As a general rule, organic reach on media platforms declines as the platform becomes more popular, because your posts have more fierce competition against other posts. Tiktok has been making headlines for how easily it is to create organic reach on the platform. This is largely due to the algorithm it uses.  
 
However, algorithms can change. When Instagram was a younger platform, several years ago, you would get more organic reach and engagement on average per post. Now, changes to the algorithm have made marketing on the platform a much more complex task.  
 
It’s the same with Facebook. In January 2018, Facebook announced the biggest change yet. Moving forward, the social media giant plans to prioritize statuses from individual users over posts from businesses - not good news if you’re a business owner.  

 
This poses a problem for small businesses. A social media strategy that brings a flood of likes and comments one month might bring crickets the next. Even if your business’ social media accounts have high engagement now, that doesn’t mean they will forever.  
 

Your page can be unpublished for no reason and you may not even know it’s happened until it’s too late  

 
We see this far too often! In fact, it’s happened to customers that we’ve been working with. Particularly, with Facebook, it’s very common for your page to become unpublished without knowing why, or getting much of a warning.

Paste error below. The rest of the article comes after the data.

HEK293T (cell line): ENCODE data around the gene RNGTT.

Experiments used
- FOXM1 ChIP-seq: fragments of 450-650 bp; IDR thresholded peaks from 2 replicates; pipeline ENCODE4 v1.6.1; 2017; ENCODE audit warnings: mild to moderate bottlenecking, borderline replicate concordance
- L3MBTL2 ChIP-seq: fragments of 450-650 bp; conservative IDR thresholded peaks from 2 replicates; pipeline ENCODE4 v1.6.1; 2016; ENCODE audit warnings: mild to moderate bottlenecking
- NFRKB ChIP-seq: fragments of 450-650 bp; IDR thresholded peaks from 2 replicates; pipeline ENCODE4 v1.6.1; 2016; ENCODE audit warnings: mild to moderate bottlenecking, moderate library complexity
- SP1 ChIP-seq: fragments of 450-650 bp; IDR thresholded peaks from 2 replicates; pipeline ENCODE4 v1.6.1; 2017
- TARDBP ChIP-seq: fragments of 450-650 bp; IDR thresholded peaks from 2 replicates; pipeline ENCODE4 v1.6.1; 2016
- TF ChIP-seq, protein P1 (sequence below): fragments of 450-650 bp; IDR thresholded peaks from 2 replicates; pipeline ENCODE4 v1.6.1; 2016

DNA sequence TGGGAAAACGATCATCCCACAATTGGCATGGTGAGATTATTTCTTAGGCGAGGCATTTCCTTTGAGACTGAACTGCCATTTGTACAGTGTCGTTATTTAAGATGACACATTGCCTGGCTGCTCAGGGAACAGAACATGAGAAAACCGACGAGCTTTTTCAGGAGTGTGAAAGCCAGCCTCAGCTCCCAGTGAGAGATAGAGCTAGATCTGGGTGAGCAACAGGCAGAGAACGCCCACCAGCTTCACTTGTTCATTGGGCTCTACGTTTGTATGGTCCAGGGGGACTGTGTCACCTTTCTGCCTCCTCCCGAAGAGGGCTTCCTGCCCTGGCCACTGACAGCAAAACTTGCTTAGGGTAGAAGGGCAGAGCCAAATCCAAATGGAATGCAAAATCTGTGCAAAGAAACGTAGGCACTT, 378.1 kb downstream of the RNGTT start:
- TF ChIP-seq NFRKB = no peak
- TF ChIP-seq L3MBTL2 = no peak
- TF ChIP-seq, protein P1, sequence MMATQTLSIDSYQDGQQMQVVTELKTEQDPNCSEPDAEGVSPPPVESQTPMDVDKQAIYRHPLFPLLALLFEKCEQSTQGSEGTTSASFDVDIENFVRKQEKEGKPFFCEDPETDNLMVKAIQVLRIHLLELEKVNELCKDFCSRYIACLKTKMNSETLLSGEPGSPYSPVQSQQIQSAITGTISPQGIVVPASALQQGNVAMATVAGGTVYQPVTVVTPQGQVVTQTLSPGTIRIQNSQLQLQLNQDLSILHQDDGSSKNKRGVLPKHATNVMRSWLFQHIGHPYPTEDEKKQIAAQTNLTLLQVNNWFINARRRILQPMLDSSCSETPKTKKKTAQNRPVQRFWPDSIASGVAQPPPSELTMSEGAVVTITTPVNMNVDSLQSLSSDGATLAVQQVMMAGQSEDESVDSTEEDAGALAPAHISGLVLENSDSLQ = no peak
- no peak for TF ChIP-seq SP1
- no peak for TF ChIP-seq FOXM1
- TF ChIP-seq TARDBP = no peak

Usually, the page quality doesn’t show any violations, meaning we need to launch a support ticket to get to the bottom of what’s actually gone on. It’s stressful for any business, especially if they’re relying on the page for the bulk of their marketing.  
 
Why does it happen? Again, algorithms are at play. Facebook has a history and a bit of a reputation for its account policy algorithm to do stuff just like this all the time.  
 


What else can I do instead of using social media to market my business?  

 

Relying only on social media marketing as your business marketing strategy is putting all your eggs in one basket. You’re left relying on playing by the platform's rules and algorithms which often don’t even give you the cut-through that you want for your marketing efforts. So, what’s a marketer to do? We often have this discussion with clients and recommend that they do both of the following: 


Diversification

 

Don’t go all-in on Facebook, Instagram, Twitter, or Pinterest alone without having a solid backup plan.  
 
Think about how else you would market your business online if you didn’t have social media. Could you do a sponsored post for your local news outlet? Paid advertising on a different website that your customers often use? It will depend on your business but have a plan. 


Build an email list

 

Email lists are worth their weight in gold when it comes to marketing as they give you a direct line of unfiltered communication between you and your audience.  

You own your email list. You don’t own your Facebook, Twitter, or Instagram followers and fans. You can switch marketing platforms whenever you choose and take your email list with you. But you cannot take your social media following from one platform to the next.  

 

Have a website

 

Facebook, Instagram, or any type of social media should never be a replacement for having an actual website. Not only does a website protect you if one of the platforms crashes or changes its algorithms and policy but it also helps boost your credibility and improve people’s ability to find you on google. A website is in your control and should be the hub of your online marketing where you direct people to, from social media. Having a website makes it easy to sell goods online or collect sales leads from interested visitors.